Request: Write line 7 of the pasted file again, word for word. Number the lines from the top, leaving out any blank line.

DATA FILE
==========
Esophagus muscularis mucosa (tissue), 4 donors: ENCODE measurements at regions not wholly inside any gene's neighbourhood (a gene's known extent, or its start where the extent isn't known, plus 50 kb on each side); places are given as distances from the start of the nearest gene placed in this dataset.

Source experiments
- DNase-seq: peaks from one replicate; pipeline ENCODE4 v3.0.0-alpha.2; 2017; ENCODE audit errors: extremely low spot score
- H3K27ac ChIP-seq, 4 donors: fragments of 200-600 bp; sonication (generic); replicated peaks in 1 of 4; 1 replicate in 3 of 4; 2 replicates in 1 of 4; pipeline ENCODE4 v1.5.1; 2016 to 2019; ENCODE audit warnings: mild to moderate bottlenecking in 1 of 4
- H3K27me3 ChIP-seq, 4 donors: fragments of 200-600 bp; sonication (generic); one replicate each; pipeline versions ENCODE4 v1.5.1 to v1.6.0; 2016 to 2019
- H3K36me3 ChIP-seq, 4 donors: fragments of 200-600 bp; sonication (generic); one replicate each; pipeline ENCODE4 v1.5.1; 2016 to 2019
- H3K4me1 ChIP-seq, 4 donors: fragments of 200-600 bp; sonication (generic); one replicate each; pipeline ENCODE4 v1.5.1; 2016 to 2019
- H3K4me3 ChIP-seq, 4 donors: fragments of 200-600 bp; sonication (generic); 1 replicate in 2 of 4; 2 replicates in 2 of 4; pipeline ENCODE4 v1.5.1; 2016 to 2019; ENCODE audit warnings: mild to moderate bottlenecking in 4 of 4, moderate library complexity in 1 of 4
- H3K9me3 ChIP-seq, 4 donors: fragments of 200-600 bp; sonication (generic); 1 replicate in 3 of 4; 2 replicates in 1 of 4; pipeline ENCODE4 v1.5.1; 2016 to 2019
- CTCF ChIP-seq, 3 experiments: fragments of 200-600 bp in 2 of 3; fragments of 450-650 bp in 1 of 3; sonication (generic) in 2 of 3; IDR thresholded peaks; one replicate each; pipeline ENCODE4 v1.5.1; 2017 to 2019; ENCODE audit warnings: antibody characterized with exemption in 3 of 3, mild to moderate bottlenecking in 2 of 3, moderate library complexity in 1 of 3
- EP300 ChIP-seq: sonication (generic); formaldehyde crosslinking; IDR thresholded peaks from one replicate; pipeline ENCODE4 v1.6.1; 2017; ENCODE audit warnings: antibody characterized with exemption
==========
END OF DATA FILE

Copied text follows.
- H3K4me1 ChIP-seq, 4 donors: fragments of 200-600 bp; sonication (generic); one replicate each; pipeline ENCODE4 v1.5.1; 2016 to 2019